In 1935, when General Låzaro Cårdenas was elected President of México, religious persecution was intensified. He ordered that socialist teachings be imposed on all private schools, and that churches and convents be confiscated.

In 1936, the Sisters received the great news that the Cause for the Beatification of Venerable Mother Foundress, Jeanne Chézard de Matel, had been introduced in Rome. And in November of the same year, they received the translation of the life of their Venerable Mother into Spanish, made by Father Félix de Jésus Rougier, a Missionary of the Holy Spirit.

By 1941, the political situation began to change a little, and the community enjoyed a time of relative peace. Some aspirants join the community, and students came to the School.

In 1948, the Mothers from Lyon, France, requested three Sisters from the Community to open a house in Madrid, Spain. The Community of Guadalajara, which had always respected the Community of Lyon, could not refuse such a petition; and in spite of the painful separation, and the precarious economic situation of the Community, it was decided to send Sisters María Angela Ledesma, María de la Paz Jiménez, and María del Carmen de Alba, who left for Spain on July 27, 1949. These Mothers taught the community to share from their poverty.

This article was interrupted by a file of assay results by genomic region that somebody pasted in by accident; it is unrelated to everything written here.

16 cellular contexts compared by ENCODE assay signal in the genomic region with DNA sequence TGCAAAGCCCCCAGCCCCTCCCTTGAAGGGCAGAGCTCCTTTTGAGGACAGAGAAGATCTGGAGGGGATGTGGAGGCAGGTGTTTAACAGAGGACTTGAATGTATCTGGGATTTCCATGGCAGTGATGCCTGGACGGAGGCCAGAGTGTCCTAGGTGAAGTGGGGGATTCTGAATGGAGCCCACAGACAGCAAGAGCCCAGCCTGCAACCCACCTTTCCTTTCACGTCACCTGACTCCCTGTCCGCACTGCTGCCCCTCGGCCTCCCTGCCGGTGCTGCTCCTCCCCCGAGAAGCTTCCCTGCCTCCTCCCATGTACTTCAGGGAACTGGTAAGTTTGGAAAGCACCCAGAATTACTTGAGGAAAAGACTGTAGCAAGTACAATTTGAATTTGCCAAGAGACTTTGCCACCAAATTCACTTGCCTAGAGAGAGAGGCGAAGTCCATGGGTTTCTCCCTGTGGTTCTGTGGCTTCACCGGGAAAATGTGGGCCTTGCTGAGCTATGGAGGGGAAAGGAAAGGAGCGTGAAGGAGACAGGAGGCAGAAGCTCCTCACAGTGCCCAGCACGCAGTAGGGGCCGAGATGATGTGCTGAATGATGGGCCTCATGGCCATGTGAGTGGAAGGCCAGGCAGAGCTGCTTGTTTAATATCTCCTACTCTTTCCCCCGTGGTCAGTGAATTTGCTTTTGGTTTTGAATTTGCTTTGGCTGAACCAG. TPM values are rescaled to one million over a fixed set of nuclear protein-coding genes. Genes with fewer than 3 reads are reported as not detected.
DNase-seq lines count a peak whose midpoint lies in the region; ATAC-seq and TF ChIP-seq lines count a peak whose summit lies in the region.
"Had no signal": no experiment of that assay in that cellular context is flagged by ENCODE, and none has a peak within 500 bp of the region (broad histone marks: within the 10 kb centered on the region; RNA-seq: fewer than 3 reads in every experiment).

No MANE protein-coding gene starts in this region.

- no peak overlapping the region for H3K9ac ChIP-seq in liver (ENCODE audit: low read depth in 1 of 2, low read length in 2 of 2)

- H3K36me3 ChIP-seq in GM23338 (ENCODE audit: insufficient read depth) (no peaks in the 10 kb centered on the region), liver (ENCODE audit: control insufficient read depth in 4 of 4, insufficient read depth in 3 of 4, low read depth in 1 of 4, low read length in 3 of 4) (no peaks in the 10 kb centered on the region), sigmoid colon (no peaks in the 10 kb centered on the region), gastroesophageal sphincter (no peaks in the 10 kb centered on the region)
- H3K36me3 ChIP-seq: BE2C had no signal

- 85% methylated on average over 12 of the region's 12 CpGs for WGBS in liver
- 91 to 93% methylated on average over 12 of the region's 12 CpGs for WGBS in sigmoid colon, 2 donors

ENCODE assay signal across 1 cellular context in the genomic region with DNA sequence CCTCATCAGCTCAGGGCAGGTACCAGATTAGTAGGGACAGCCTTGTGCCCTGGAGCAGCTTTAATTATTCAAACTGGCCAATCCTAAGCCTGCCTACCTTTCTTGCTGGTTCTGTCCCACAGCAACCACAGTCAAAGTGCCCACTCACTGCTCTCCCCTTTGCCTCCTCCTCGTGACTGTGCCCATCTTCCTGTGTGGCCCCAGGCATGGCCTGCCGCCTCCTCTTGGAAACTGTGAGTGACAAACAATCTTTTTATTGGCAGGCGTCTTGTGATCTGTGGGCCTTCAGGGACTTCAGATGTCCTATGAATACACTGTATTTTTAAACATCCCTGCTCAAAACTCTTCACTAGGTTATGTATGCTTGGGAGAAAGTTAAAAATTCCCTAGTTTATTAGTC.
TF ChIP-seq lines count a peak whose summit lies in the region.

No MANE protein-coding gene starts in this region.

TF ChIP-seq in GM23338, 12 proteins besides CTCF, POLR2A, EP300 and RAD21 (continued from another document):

By this time, the Community was in very difficult financial situation and in need of finding an adequate place for the school and the convent. In view of this, the Sisters courageously went out to look for benefactors, wherever the Spirit guided them to go. And in 1950, the Incarnate Word answered their prayer and efforts, granting them a new house in Chapalita, where the Motherhouse is located today.

On July 26, 1955, the Order of the Incarnate Word and Blessed Sacrament became officially constituted as a Congregation, with the other houses of Lyon, France, Spain, Guadalajara, and Querétaro. The Superior General was Mother Hermenegilda de Armendåiz Garcia from the Monastery of Lyon, France.

At the time of the death of Mother Hermenegilda in June of 1958, Mother Marie de la Encarnación Metz was elected Superior General for six years, and was reelected at the end of the six-year term.

In 1968, the “Celanese,” a business from Ocotlån, Jalisco, requested Sisters to staff a school, a request which they responded to positively.